Postharvest Biology and Technology
School of Science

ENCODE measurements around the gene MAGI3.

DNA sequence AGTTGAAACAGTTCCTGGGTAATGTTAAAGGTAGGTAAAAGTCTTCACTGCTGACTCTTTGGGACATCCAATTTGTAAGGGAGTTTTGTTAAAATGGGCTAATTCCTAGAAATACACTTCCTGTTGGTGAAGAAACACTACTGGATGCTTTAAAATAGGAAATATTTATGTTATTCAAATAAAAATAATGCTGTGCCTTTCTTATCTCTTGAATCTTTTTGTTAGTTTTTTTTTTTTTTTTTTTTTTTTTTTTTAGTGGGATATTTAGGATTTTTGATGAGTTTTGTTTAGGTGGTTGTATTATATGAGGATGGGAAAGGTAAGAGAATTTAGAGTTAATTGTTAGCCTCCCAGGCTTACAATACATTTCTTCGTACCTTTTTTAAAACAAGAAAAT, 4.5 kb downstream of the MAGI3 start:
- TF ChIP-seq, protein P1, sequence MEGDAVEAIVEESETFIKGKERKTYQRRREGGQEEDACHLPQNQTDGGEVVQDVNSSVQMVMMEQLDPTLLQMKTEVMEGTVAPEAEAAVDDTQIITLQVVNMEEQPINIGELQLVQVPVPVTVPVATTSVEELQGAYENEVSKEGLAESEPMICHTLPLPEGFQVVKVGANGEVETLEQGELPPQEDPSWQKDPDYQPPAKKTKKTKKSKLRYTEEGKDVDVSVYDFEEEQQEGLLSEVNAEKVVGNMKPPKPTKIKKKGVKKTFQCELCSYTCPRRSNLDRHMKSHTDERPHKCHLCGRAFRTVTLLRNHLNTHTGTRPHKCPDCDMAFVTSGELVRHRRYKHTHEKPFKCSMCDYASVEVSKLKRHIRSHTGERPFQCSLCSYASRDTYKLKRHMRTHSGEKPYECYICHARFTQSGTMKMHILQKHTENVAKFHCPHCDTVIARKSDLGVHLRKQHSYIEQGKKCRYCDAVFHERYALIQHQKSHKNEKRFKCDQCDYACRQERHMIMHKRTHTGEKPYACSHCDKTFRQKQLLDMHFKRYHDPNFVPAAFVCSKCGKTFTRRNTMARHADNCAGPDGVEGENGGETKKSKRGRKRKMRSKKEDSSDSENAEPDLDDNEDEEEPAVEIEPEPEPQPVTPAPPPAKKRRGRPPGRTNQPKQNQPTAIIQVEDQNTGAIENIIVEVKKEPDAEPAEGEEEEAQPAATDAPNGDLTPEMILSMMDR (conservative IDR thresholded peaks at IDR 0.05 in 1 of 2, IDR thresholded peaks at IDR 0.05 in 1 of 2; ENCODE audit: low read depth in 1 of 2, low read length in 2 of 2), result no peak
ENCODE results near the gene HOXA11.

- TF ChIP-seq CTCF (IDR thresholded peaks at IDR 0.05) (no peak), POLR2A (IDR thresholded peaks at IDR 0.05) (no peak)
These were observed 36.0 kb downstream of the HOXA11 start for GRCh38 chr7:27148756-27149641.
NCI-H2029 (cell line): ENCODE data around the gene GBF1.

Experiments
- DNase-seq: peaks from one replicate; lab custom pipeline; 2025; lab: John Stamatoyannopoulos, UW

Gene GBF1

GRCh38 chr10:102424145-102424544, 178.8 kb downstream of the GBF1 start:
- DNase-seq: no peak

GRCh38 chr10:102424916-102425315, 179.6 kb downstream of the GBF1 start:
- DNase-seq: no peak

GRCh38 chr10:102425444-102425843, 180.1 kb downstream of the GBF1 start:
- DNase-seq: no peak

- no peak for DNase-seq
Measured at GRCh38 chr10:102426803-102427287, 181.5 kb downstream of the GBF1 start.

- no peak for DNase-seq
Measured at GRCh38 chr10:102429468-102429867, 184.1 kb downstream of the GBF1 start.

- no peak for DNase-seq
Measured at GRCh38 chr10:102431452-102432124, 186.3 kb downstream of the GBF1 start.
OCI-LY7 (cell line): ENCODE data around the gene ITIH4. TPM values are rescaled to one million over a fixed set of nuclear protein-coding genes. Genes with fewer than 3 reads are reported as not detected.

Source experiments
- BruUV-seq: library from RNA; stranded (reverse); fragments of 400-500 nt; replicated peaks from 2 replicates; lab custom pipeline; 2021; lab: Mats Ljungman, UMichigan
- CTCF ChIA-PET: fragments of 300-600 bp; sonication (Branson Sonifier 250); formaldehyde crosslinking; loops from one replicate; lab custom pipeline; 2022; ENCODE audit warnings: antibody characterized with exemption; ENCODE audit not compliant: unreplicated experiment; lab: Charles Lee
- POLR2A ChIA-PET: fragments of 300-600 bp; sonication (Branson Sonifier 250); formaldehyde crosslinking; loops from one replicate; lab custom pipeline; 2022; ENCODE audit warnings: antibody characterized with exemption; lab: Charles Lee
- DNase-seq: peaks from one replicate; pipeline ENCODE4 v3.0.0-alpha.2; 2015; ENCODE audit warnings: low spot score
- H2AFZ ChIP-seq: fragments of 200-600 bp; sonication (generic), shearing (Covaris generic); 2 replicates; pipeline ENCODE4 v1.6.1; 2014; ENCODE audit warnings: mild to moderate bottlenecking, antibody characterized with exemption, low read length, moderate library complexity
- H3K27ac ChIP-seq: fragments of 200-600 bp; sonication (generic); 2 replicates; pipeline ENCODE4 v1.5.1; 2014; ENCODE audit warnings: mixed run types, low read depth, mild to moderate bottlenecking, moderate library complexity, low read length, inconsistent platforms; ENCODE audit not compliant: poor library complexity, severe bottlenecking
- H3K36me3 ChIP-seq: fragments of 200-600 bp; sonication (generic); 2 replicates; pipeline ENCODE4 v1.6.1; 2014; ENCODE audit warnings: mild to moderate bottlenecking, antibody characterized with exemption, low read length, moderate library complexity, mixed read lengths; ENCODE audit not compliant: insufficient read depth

Oxalic acid (OA) is a unique organic acid that commonly occurs in plants with distinct functions in modulating metabolic processes. To date, the role of OA has primarily been studied in the deactivation of copper-containing preservatives, detoxification of aluminium toxicity and remediation of organic pollutants. During the last two decades, OA has been considered as an antioxidant compound with focus on its potential to enhance crop yield, improve fruit quality, boost nutritional profile, and delay postharvest senescence in fruit and vegetables. It has been established that pre- and postharvest OA application delays ripening and senescence by down-regulating physiological processes such as water loss, ethylene production and respiration. OA treatment controlled adverse storage effects including chilling injury, enzymatic browning, as well as flesh softening by lowering oxidative stress. OA application has also been found to reduce decay in fresh fruit and vegetables by inducing systemic resistance against pathogens, decontamination from surficial microbial load and pesticide residues. Additionally, OA treatments have shown to effectively improve enzymatic and non-enzymatic antioxidants and maintain attributes for eating quality. Effectively, OA application has been deemed to be a potentially food-safe natural and suitable alternative to synthetic chemicals for up-regulating bioactive compounds in harvested fruit and vegetables and extending storability within the postharvest supply chain. This extensive review covers aspects of OA including its: history, chemistry, biosynthesis in plants, quantification in fruit and vegetables, crosstalk with ripening physiology, past attempts and recent advancements in storage life extension, safety as well as quality management of fruit and vegetables.
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